These days it’s all about knee-length shorts. Rigoberto Uran is the biggest offender of this, often having the bib shorts cuff snapping at the knee. Someone has a word because while it’s probably better from a performance point of view, quite possibly from a aerodynamic point of view, it is definitely not better from a styling point of view. And let’s be honest, it all depends on how we look on the bike, right?
Band on the nose
If you grew up watching cycling in the late 90s and early 2000s, you were probably a Lance Armstrong or Jan Ullrich fan.
If you prefer “Big Tex,” you probably wear a pair of Oakley sunglasses, Nike cycling shoes, and have a penchant for reporters at press conferences. If “The Kaiser” was your boy, then it was Adidas, fluctuating weight gain / loss and, of course, a nose strip. We are shameless these.
The very things made famous by footballer Robbie Fowler, it has been claimed that a nasal band will lift your nostrils and open up the nasal passage for easier breathing – a claim that has since been refuted – but it’s likely the marginal gain that led Ullrich to five second places in the Tour de France and a yellow jersey. Nothing else.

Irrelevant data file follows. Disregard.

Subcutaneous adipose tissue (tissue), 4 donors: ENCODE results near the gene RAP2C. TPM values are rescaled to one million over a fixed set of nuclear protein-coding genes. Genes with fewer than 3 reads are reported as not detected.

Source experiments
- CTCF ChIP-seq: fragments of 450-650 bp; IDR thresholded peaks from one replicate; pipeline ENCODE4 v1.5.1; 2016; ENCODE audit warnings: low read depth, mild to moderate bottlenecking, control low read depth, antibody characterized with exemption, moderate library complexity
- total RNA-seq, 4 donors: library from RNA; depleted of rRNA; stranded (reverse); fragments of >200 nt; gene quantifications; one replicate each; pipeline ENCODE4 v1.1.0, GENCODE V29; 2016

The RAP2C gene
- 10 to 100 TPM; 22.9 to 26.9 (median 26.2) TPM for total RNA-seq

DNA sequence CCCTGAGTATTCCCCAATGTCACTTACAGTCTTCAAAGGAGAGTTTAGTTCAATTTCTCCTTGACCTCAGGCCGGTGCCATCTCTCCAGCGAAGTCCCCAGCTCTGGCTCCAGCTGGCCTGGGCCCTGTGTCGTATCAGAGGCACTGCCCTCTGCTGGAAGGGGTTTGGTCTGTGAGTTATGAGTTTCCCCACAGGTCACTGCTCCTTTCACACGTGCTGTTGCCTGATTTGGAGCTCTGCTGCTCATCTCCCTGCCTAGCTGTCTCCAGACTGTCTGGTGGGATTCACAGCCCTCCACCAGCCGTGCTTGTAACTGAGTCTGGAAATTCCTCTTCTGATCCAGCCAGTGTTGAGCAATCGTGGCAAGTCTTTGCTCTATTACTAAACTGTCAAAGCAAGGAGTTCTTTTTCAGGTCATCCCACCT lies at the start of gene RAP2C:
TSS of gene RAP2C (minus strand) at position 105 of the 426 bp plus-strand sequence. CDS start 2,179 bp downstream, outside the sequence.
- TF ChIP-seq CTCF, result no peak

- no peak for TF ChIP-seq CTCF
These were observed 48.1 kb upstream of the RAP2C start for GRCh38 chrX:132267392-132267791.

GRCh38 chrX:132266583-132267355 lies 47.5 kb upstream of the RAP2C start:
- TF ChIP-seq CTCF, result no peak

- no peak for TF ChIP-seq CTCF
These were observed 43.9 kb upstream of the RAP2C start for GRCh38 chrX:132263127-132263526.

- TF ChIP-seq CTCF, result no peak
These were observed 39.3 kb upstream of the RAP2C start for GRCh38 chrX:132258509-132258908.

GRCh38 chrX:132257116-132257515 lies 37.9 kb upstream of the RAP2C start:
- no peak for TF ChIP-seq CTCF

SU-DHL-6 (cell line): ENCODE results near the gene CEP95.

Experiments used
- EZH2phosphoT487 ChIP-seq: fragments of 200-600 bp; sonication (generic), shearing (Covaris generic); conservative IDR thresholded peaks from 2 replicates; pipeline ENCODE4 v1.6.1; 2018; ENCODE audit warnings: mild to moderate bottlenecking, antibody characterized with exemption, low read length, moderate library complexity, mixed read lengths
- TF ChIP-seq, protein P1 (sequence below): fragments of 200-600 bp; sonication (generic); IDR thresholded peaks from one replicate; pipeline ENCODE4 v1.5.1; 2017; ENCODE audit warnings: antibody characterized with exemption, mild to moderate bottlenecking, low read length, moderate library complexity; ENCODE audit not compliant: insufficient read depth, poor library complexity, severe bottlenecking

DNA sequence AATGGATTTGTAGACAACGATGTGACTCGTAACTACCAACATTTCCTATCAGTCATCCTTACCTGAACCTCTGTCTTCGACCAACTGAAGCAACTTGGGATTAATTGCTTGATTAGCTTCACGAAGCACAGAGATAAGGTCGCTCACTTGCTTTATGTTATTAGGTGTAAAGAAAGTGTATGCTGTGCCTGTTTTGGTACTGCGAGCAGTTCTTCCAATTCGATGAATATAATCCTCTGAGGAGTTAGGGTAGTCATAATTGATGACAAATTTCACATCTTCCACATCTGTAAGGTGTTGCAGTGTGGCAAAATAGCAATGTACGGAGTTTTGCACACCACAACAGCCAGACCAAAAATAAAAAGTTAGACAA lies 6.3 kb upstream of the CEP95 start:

The Peak Ullrich nose strip was the 2001 Tour. The German was the national champion, resplendent in an iconic tricolor, red, black and yellow dissecting a white T-Mobile jersey, with alternating black and white Adidas stripes across her shorts and swimsuit, all matched to her shimmering nose band. It was a huge look. If it was a fashion contest, Ullrich would have won this Tour.
Little white socks
These days, sock heights have gotten so out of hand that the UCI has a dedicated team of senior citizens traveling for races around the world measuring runners’ socks to make sure they are not too long. Ridiculous, but sadly true. Mathieu van der Poel is criticized, his socks are so high.
That would never have been a problem back then, however, as it was the opposite that was, in fact, all the rage.
Scroll through the archives and you’ll see that Merckx, Coppi, and Hinault didn’t have time for a fabric covering their perfect ankles. Instead, it was the material that ended before the lateral malleolus (the pointy piece on your ankle).
Take a closer look at the photos and you’ll notice that most of the time the riders had actually rolled their ankle socks up, such was their disdain for the questionable tan lines midway up their calves. With all that is aero these days, the chances of a return to cropped socks are slim and, secretly, we’re glad that’s the case.